(But good luck navigating the horrendous beta version of regulation.gov. However, the beta site can be avoided by going to regulations.gov other than Tuesdays or Thursdays. Then, search for the Docket number: EERE–2018–BT– STD–0018. By doing so, you can see other comments, including manufacturers, who generally side with the gas industry.)
In making their comments on November 9, the gas industry recognized the need to keep its requests simple so Trump appointees could act on it in this period of turmoil. The following day, E&E Daily published this article WHITE HOUSE: Trump eyes midnight energy rules at DOE, Interior — Tuesday, November 10, 2020 (behind a paywall). Excerpt:
Critics of Trump’s efficiency policies, meanwhile, are particularly concerned with a rule that they believe would allow furnaces and water heaters that waste energy to remain on the market.
The above word “believe” links to an American Council for an Energy Efficient Economy (ACEEE) blog article titled: Trump administration moves closer to ensuring many furnaces, water heaters keep wasting gas.
Interestingly, the ACEEE blog post was published the same day that DOE published its request for yet more comments. Coincidence or collaboration? You decide (after reading my comment to Rob’s article on November 11th). Regardless, anytime EERE tries to side with consumers, it seems that the “energy efficiency” crowd see it as yet another reason to litigate. After all, that’s what they do.
Finally, regarding the “energy efficiency” advocates of “wasted energy” associated with non-condensing furnaces, that energy is safety energy to assure the products of combustion are sufficiently buoyant to exit the ductwork in order to avoid the danger of vent corrosion and the potential eventuality of carbon monoxide escaping within the building. Regardless, the real purpose of such advocates is to phase out the direct use of natural gas and on to electricity under the guise of “energy efficiency, deep decarbonization and beneficial electrification.” See my “category” below for more information.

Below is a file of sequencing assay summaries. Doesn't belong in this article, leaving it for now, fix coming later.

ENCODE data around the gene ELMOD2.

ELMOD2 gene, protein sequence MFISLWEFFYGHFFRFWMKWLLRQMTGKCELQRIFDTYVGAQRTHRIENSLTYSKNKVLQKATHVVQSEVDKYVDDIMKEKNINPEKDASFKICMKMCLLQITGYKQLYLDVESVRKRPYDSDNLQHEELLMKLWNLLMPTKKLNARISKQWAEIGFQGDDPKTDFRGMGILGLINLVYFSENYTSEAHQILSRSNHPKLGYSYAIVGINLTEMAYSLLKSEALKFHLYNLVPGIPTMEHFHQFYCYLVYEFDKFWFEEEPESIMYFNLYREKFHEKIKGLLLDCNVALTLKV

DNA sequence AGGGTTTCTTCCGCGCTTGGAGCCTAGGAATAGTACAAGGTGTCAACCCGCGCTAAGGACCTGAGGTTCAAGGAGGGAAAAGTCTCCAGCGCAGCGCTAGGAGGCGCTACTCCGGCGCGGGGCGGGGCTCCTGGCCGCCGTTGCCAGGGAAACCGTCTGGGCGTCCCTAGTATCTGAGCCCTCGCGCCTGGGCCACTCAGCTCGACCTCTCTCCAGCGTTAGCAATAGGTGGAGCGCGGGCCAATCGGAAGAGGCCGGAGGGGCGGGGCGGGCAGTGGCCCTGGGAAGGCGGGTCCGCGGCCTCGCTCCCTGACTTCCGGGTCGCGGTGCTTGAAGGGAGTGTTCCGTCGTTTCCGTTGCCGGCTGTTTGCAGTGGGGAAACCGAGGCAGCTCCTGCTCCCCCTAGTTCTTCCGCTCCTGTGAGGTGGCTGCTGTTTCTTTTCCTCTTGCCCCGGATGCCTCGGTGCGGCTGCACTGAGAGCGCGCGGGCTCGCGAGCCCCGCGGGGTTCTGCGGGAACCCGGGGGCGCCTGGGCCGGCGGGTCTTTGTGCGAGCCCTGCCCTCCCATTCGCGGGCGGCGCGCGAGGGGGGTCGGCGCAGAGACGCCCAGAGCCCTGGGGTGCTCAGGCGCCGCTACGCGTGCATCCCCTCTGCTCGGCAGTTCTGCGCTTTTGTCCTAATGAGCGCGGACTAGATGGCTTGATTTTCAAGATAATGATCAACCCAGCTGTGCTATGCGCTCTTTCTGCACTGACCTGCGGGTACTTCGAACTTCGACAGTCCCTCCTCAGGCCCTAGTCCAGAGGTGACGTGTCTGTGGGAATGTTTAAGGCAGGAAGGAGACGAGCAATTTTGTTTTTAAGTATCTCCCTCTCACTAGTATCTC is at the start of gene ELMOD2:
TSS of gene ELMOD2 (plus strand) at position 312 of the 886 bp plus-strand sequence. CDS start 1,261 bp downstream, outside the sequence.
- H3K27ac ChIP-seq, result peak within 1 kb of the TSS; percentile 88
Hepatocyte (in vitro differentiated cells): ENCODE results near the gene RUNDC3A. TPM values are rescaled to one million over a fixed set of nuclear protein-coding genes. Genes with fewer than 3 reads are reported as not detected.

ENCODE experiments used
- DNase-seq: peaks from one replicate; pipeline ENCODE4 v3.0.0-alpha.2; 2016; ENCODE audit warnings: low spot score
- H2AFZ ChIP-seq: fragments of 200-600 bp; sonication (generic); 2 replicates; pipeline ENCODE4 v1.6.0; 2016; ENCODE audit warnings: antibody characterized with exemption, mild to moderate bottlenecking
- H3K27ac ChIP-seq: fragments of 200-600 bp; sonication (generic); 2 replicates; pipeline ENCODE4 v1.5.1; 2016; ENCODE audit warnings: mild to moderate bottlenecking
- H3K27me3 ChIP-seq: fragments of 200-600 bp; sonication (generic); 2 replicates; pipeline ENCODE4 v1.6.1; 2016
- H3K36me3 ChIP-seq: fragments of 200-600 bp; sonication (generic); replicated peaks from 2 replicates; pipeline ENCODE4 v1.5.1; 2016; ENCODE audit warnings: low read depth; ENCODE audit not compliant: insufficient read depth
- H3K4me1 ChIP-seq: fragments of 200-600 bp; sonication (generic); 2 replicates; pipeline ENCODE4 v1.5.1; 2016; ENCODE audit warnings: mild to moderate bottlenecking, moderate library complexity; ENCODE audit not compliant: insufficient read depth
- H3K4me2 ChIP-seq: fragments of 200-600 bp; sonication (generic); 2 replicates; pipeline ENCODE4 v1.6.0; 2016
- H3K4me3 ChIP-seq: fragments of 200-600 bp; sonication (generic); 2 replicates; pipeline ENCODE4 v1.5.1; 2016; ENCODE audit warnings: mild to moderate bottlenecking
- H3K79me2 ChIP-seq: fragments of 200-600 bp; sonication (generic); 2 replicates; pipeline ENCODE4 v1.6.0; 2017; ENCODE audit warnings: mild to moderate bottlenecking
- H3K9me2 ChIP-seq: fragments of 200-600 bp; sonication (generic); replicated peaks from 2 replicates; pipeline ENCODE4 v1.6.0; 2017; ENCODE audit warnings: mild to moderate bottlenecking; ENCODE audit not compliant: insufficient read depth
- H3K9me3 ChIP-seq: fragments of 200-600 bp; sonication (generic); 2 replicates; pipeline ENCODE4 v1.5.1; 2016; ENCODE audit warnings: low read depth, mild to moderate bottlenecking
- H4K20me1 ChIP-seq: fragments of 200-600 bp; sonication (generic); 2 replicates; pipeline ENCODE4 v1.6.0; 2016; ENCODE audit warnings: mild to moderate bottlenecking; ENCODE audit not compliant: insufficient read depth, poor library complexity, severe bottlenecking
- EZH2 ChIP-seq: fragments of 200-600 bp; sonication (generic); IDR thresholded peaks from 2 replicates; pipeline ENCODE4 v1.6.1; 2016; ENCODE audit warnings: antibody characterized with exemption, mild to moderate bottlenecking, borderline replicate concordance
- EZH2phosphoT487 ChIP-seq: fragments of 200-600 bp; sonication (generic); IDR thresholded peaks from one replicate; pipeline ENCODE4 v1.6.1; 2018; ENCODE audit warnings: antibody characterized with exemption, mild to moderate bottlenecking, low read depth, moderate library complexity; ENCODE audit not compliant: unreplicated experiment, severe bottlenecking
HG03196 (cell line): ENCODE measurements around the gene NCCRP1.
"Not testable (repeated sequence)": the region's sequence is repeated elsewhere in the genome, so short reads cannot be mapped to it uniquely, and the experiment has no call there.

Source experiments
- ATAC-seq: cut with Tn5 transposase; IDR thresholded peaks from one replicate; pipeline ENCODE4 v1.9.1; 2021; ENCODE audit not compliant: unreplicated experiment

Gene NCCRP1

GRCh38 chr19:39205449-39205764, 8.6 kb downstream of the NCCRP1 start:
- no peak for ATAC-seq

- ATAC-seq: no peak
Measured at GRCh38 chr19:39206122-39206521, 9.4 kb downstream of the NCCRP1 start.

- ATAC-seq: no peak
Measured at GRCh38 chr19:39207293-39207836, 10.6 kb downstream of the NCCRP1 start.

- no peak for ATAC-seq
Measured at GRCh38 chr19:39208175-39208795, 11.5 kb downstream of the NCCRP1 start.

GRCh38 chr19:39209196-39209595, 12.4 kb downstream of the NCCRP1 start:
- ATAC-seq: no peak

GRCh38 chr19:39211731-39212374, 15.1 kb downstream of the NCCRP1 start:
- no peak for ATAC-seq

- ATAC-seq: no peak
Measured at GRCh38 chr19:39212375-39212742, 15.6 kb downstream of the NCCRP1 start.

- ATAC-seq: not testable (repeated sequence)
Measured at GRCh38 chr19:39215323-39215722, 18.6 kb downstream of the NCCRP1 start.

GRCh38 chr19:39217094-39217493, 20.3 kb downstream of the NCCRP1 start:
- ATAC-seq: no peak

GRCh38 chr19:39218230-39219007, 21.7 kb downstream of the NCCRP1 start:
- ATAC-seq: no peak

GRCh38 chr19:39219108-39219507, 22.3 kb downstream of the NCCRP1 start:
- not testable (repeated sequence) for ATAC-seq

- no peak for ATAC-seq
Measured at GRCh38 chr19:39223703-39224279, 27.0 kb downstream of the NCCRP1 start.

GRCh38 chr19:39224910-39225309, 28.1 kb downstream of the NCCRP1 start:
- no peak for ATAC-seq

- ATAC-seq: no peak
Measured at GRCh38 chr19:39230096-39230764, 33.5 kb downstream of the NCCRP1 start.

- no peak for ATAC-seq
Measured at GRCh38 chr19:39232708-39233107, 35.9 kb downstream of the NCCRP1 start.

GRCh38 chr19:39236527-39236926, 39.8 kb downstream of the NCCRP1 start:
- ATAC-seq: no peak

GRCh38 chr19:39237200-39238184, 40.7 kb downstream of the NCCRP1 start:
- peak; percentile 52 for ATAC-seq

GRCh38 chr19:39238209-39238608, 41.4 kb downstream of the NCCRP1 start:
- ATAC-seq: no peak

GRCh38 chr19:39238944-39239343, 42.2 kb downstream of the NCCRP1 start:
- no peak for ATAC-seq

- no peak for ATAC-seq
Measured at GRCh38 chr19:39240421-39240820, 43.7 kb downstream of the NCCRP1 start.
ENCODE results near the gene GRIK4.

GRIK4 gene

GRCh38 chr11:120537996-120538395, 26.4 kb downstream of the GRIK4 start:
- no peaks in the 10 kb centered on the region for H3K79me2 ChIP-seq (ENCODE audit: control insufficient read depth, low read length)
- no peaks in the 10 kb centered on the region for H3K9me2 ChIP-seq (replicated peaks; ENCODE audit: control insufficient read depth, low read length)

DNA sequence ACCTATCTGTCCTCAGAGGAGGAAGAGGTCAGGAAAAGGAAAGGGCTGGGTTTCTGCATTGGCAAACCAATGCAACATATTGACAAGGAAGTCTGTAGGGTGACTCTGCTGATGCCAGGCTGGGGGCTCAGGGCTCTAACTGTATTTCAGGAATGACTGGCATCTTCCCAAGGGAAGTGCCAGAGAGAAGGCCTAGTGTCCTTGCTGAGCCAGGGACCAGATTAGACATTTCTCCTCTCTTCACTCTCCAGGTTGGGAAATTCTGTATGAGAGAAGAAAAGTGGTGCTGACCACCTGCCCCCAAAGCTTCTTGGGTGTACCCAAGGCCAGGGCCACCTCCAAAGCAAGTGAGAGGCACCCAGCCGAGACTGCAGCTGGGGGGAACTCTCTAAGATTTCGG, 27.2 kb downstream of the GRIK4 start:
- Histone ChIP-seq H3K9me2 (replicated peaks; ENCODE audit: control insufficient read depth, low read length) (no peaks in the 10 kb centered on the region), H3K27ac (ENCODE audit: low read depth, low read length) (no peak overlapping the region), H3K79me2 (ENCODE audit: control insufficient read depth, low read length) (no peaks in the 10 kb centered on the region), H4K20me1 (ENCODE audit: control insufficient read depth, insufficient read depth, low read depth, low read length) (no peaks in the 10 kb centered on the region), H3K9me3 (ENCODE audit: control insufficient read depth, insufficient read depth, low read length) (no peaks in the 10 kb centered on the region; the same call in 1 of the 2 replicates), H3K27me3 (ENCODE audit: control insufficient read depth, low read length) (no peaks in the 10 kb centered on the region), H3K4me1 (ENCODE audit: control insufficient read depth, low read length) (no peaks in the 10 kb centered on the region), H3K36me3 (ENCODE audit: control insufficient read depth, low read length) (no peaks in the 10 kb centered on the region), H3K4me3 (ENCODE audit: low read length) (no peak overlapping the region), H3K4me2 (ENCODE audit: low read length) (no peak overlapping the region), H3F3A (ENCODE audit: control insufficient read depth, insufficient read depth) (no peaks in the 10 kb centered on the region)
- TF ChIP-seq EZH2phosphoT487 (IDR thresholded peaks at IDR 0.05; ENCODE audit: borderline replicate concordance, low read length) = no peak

It should also be noted that the “energy efficiency” advocates, led by the NRDC, initiated litigation to force DOE to finalize rulemaking that would include the ban of non-condensing appliances (as the dockets presently stand). For more information see:14 states, advocacy groups sue DOE over failure to update 25 appliance efficiency standards.
So where does it go from here? I’m not omniscient enough to predict. However, sooner or later, DOE will publish Final Rules and the “gas industry” will then need to decide whether to litigate (under provisions of the Administrative Procedures Act) or capitulate. The latter should not and cannot be chosen. Pro-choice and pro-consumer is a winning strategy over time–and the free society deserves no less.
Mark Krebs, an engineer by training, has been involved with energy efficiency design and program evaluation for more than thirty years. He has served as an expert witness in dozens of energy-efficiency filings, which he first summarized in a Public Utilities Fortnightly article, “It’s a War Out There: A Gas Man Questions Electric Efficiency” (December 1996). For more about by Mark, see his category archives here.